With its smaller size, the Lousia Crabapple is ideal for smaller gardens and urban homes. It’s a wonderful way to add variety and interest to your garden, and it can be grown in several different ways. Use a strong, permanent stake to create a central stem with cascading branches, as tall as you want to go. Plant it on a lawn, in a shrub bed, or among the bushes around your home. Use it in an Asian-style garden in cooler zones as a substitute for Japanese flowering cherries. Leave it un-staked to flow down a bank or spill over a large wall. It can also be grown as an espalier, spread out on a sunny wall, where it will take up almost no room at all. It could even be grown for many years as a specimen in a large pot or planter.
The Lousia Crabapple tree is very cold-resistant, growing and blooming well in zone 4. It is also reliable across a large part of the country, growing into zone 8.
For the best results, plant your Lousia Crabapple tree in full sun. It grows well in almost any kind of soil, as long as it isn’t wet and boggy. Richer, moist but well-drained soils give the best results, but this tree is very easy to grow, and it doesn’t need special attention. Once established it is resistant to ordinary periods of summer drought.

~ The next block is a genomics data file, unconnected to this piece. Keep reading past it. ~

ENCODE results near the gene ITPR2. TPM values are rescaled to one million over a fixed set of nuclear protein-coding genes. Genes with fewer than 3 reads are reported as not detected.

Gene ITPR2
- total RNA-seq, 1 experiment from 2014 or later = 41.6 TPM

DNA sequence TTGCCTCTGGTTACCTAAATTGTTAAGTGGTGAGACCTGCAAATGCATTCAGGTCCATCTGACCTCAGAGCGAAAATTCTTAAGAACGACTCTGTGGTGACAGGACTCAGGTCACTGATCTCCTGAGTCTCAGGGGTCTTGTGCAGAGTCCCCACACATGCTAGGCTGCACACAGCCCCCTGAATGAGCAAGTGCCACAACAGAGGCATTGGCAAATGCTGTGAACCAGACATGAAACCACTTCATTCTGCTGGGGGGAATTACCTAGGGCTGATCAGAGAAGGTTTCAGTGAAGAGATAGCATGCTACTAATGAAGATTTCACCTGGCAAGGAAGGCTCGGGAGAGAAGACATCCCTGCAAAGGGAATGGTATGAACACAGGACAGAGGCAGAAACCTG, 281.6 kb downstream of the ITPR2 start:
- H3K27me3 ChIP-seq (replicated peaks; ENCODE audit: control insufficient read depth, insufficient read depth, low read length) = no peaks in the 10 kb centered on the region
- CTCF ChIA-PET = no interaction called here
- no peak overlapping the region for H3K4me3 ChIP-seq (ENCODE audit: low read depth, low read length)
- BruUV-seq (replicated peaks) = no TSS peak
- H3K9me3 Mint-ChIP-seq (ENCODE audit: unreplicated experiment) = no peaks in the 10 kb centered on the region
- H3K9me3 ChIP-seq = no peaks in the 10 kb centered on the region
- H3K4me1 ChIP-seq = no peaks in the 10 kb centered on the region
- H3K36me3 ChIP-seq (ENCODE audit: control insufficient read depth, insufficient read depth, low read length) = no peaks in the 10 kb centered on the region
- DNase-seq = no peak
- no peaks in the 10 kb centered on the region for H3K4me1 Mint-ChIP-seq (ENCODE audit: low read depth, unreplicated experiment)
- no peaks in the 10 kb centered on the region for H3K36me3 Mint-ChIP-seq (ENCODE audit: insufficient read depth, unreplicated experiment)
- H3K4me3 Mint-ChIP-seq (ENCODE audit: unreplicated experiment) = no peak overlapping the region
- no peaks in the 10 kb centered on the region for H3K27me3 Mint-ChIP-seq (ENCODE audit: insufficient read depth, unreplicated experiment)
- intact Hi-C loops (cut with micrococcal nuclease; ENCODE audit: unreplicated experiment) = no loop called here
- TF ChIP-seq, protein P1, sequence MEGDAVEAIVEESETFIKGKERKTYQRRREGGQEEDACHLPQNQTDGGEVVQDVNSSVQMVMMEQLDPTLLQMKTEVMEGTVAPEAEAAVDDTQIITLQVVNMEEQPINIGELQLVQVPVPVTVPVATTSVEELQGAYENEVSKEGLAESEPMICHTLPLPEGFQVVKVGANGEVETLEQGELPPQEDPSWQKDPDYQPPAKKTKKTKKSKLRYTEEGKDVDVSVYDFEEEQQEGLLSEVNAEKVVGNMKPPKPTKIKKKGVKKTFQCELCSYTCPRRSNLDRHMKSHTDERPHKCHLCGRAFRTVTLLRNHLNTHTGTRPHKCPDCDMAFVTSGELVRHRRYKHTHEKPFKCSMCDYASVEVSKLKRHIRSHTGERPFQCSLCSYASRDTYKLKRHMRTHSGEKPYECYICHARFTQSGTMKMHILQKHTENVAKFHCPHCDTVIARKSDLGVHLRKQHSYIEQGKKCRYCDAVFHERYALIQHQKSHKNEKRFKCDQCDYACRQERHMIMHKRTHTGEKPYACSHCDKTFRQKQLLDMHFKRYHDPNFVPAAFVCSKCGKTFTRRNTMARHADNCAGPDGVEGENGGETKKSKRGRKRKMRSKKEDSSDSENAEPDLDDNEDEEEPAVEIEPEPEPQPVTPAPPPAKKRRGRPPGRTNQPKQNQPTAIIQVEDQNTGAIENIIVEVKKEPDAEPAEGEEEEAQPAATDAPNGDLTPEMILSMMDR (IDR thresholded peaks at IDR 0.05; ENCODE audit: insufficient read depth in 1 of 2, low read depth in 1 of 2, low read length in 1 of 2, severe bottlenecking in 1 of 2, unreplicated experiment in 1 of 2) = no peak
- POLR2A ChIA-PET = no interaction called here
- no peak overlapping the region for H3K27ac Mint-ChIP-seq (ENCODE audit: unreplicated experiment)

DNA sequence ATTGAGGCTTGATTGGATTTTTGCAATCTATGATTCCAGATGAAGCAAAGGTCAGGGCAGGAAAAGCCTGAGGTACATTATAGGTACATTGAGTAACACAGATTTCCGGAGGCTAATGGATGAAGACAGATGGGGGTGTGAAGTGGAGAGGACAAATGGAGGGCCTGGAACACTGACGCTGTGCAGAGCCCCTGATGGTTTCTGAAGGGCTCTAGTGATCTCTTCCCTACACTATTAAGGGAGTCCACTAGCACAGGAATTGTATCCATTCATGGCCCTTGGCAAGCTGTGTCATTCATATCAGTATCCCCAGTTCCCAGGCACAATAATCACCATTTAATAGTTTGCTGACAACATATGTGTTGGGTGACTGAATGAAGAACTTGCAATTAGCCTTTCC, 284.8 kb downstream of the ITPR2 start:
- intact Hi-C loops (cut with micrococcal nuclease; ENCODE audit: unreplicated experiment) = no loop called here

This tree is one of the most disease-resistant varieties of crabapple, and it doesn’t suffer from the leaf spots and scabs that bother so many others. It is generally free of pests, making it a great choice for a low-maintenance garden. Like other crabapple trees, it doesn’t need special or detailed pruning. When staking, use loose ties to avoid cutting into the stems. When branches reach the ground they can be trimmed back as needed. If you want to trim or shape your tree, do it in summer, during periods of dry weather, to reduce the risk of spreading diseases.
Crabapples are related to eating apples, and they are all members of the group Malus. Most are hybrids developed over years in various ways, so we rarely know their exact parentage. The variety called Louisa was a unique seedling introduced by Polly Hill in 1987. Polly Hill was a well-known figure in the American gardening world. She lived to be 100 years old, and it was only when she was 50, at her family farm in Martha’s Vineyard, Massachusetts, that she began what would become a world-famous arboretum. With no formal training, she planted seeds from around the world, and selected unique forms to give names to. Today her property is the Polly Hill Arboretum. She named this crabapple after her daughter, Louisa Spotswood.
Widely considered to be one of the best weeping crabapple trees, for both its beauty and disease resistance, you will love growing the Lousia Crabapple in your garden. Unique trees like this are often hard to source, but why grow something everyone has when you can have a superior and more unique variety in your garden? Order now, though, as we only have a few trees available, and they will sell out fast.